It is a place described by travel guides as not offering any spectacular sites, a rather mediocre city, with a landscape nothing to write home about. The province, of which Antakya is the capital, was once the Republic of Hatay for about a year in 1938-1939 and, as I was to learn, it is remarkable in every way. 
For one who couldn’t even sit on a swing as a child without getting nauseous, being on boats, planes, and in cars and streetcars as much as I am these days, things can get tricky. The day before we were set to leave for Antakya, it all caught up with me. But, with careful management I made it to the airport in the morning. As I walked back from the washroom, Leonardo DiCaprio’s friendly face looked at me from a larger than life, black and white, Saat&Saat poster. He smiled and said, “Hey baby, don’t worry. It’ll all be okay.”
When I got back to our table in the airport lounge, my husband looked at me for a bit. Then he said: “And we’re going to a place where the main attraction is food.” I looked at Leo. He winked back. Then he stepped out of the poster, put his arm around me, and the next thing I knew I had landed in Hatay. 
When we walked the tarmac from the plane to the airport, a hot wind almost blew me over. Careless white clouds amassed toward Antakya. There they grew a deep grey. The quality of air and white mountains sprinkled with dark green vegetation told me we were in the Mediterranean. 

The new airport is made of a white frame of thick pipes and glass walls. The roofs undulate like white waves. It is airy and it is light and it announces to the world that this province is poised to be put on the map again. 
On the half hour bus ride towards Antakya I had the refuge camps of Boynuyogun on my mind. I had seen photographs of the rows of white peaked tents, with the Turkish crest burning like a flame on their roofs, and the walls around the camp topped with barbed wire and heavily guarded. I knew they were near Antakya. This tent city of almost a 100 000 Syrians wasn’t far from my mind as we joined the quiet highway, but then it started to rain and then we entered Antakya, and first impressions soon pushed away the fate of the Syrians.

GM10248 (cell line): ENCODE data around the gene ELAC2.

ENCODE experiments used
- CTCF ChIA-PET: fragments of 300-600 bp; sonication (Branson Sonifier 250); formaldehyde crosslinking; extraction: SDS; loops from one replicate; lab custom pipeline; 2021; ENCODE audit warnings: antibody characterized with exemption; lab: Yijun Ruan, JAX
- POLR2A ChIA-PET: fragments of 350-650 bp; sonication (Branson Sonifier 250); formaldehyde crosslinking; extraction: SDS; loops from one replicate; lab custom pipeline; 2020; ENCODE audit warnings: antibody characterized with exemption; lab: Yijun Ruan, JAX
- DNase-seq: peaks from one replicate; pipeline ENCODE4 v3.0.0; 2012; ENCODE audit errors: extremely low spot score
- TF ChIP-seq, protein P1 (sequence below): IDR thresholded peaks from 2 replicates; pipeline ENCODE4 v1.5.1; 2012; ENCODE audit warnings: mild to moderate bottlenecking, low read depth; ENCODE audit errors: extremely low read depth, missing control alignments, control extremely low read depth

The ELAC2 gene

The city came upon me as just another Middle Eastern city of clean but messy streets of white-washed low-rises, interspersed with more embellished ones and, in between, shops and workshops in concrete hulls with large storefront windows in aluminum frames. As I looked, my head was computing the information I had gathered about this place.
This city was not only visited by a Greek god and home to a nymph, who was turned into a tree, it also had a community of Hellenistic Jews two centuries before Barnabas spread the word of Jesus. He eventually brought the Hellenistic Jew, Saul, here. He is the one who fell from his horse when he was struck by the voice of the god that rules the religions of this city, and later became Paul and the most important proselytizer of Christianity amongst gentiles. Antioch is also the place where the followers of Jesus were first called Christians and the city was the fourth largest in the Roman empire. It was again one of the largest cities under the rule of Byzantium. 

Antioch was taken from Byzantium in the eight century by Arabs and called Antakya for the first time. It was then retaken. A strategic point during the Crusades, it was immortalized by minstrels for the Siege of Antioch. Back then the city had a fortified wall and a citadel. None of that was visible to me as we made our way through land that sits on a fault line and was shaken up so badly so often that much of old Antioch lies buried under the sediment of the Orontes River. 
What still is visible are the buildings put there by the French about a century ago when Antakya belonged to Syria. Our hotel, The Liwan, is one of these buildings.
A boutique hotel, it is housed in the restored Embassy of Syria. The floors are covered with old tiles that paint patterns, the velvet chairs in the front lobby that you access by going first up a few stairs and then down a few, are set off richly against the stone walls. The man behind the desk got up and came to shake our hand. As we signed in, we were offered tea. 
It was our first encounter with the overwhelming kindness of the people of Antakya. 
We were given a choice of rooms, one with sloping roof and a dormer, the other with high ceilings but no windows that we could see. The building was constructed on the model of old buildings that prevented the outside world from seeing the women of the household. Only the staircase in the middle at the front of the building has windows and a few other rooms that are now called deluxe suites. Breakfast is served on the second floor where windows and doors open out in an inner courtyard. In traditional homes this would have been the place where women could come out, enjoy the open air and one another’s company. It now has an opaque roof.